Re: DSP C Compiler Question??? (Pete Percosan)
Wed, 2 Oct 1991 21:00:33 GMT

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Newsgroups: comp.dsp,comp.compilers
From: (Pete Percosan)
Keywords: DSP, C, question
Organization: Motorola Inc., Austin, Texas
References: 91-10-007
Date: Wed, 2 Oct 1991 21:00:33 GMT

> From what I've been reading, they're a number of DSP C compilers
> in existence, but they tend to generate "poor" code. Since

Historically C compilers for DSP chips have been inefficient. This may be a
result of limitations in the C language rather than in the implementation of
the compilers themselves (modulo addressing for instance). Motorola's new
GNU based C compilers for the DSP56000/1 and DSP96002, however, show
considerable improvement over there predecessors.

> I don't (yet!) have access to any of these compilers, I'm curious
> as to how "poor" the results are. That is, can these compilers take
> advantage of or effectively utilize:
> - "do" and "rep" type instructions
YES. See attached code below.

> - "mac" type instructions
YES. See attached code below.

> - address and data register banks
YES. See attached code below.

> - "fft" and "mod" addressing modes

> - dual data memory banks
If, by dual memory, you mean dual DATA memory (the X and Y data space
of the DSP56000/1), the current Motorola compiler will not take full advantage.
The primary reason for this is due to the run-time overhead that would be
required to dynamically test pointers (i.e. does a pointer point to X or Y
data space?).

> BTW: Do these compilers typically only get used for generating
> control structures, relying on hand-coded kernels to do the actual
> number-crunching???

Typically this is the case but it would be reasonable to develop the entire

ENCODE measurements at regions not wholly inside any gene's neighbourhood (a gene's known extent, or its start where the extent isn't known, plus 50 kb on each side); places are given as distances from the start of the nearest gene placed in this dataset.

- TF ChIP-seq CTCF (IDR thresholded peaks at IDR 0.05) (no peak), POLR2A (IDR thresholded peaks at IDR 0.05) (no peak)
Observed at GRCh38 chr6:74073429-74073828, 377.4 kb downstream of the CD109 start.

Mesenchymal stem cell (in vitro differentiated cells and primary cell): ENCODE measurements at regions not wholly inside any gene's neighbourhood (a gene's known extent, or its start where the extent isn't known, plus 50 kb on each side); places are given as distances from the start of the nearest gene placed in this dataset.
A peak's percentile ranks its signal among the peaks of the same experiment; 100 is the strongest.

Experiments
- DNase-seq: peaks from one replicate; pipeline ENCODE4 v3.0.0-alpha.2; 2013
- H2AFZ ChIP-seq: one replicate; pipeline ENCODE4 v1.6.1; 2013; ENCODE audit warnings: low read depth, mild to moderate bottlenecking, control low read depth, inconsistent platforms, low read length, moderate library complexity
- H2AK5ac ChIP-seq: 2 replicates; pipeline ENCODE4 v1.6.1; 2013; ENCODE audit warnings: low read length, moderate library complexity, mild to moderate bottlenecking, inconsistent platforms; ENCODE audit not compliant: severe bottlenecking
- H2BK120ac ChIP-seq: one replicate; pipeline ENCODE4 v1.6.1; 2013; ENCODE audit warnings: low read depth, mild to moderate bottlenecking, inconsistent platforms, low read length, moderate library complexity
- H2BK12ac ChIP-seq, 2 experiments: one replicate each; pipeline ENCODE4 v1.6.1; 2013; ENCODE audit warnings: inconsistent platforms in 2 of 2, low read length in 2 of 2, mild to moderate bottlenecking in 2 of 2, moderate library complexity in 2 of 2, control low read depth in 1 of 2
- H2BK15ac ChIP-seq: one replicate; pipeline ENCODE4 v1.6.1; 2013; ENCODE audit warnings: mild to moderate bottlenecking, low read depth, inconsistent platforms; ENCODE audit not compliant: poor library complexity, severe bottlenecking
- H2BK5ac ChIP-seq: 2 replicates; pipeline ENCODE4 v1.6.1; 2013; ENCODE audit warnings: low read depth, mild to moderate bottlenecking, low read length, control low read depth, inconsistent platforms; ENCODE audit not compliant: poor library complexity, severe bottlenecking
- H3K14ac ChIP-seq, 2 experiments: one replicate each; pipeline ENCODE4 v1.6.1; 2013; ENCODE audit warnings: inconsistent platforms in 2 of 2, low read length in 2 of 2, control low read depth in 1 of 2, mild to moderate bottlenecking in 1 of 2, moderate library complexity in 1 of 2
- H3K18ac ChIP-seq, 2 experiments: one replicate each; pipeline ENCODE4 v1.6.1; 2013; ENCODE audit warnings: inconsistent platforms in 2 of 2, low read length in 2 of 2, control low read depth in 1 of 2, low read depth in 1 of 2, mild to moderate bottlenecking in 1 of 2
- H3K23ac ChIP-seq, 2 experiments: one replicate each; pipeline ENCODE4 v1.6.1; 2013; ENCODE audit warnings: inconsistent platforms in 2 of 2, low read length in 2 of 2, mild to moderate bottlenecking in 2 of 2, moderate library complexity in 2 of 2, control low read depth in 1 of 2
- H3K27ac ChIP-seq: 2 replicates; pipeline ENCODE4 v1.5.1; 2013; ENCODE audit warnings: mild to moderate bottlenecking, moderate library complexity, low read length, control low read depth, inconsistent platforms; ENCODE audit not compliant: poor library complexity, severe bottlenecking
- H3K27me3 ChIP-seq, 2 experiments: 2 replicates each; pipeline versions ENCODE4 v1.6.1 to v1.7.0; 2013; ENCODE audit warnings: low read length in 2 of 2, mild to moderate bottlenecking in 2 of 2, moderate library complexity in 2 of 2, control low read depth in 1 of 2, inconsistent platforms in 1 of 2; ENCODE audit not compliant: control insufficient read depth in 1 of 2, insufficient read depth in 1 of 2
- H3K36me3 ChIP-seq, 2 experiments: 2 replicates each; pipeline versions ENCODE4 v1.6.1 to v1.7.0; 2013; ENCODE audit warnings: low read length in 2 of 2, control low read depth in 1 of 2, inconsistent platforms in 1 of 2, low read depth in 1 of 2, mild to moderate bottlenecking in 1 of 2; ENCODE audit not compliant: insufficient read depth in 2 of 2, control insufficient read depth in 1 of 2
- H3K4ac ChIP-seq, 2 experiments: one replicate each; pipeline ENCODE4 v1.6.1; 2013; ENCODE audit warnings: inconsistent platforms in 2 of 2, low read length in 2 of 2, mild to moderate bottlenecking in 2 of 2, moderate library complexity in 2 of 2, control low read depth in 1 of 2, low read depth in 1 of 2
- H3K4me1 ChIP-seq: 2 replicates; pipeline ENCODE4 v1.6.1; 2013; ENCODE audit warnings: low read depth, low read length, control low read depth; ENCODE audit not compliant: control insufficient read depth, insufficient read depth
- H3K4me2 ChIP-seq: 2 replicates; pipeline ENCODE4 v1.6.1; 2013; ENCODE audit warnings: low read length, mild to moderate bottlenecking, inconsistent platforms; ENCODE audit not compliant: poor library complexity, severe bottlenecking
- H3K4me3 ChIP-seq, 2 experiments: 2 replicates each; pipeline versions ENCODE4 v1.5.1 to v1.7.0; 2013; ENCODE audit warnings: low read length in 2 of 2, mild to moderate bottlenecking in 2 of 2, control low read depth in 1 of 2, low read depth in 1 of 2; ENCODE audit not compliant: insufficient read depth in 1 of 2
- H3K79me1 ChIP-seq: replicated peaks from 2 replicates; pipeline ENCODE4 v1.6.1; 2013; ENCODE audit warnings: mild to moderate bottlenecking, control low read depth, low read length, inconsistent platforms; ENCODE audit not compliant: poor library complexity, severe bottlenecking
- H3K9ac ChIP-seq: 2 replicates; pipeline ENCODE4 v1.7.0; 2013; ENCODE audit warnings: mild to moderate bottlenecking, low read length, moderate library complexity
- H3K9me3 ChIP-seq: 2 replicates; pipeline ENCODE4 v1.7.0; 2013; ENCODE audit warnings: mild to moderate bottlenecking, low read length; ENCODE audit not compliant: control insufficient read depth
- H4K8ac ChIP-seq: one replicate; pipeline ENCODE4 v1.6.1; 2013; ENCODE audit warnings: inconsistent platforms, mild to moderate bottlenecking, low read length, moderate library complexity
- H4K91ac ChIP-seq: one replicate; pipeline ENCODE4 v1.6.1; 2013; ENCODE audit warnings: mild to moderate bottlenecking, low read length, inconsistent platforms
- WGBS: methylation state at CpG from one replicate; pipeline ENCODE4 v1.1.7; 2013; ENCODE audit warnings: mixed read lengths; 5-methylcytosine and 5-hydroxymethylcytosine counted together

algorithm in C, then gradually replace sections with hand-packed assembly code
if necessary.

Attached is an example C program with resulting DSP56000/1 assembly code
generated by the compiler (fabulous example provided by Analog Devices).

>> int i;
>> conv = 0;
>> for(i=0;i<100;i++)
>> conv += A[i]*B[i];

on the DSP56000/1 becomes:

clr a x0,y:(r6)+
move y0,y:(r6)+
move r1,y:(r6)+
move #FA,r1
move r2,y:(r6)+
move #FB,r2
do #100,L7 ; hardware DO instruction
move a,a0
asl a y:(r2)+,y0 ; <--+- auto incrementing address reg.
move y:(r1)+,x0 ; <--+
mac +x0,y0,a ; <-- MAC
asr a ; adjust for fractional
move a0,a ; arithmetic

and on the DSP56156 becomes:

                clr a
                move #>Fb,r1
                move #>Fa,r0
                do #100,L7
                move x:(r0)+,x0
                move x:(r1)+,y0
                imac x0,y0,a

<< comp.compiler guys fade out ... >>

Putting on my marketing hat, I can say that our current set of compilers for
our complete line of DSPs perform a great deal of current optimization
techniques (both provided by the GNU source release and many things that we
have added to get "closer" to our architecture). As is the case with many
products, our compilers continue to improve - hopefully to the point of
eliminating the need for assembly language coding.

Peter Percosan
Compiler guy, Motorola DSP Group
Austin Texas
[Assuming you distribute your compilers, whom do we ask to get the source
code? -John]

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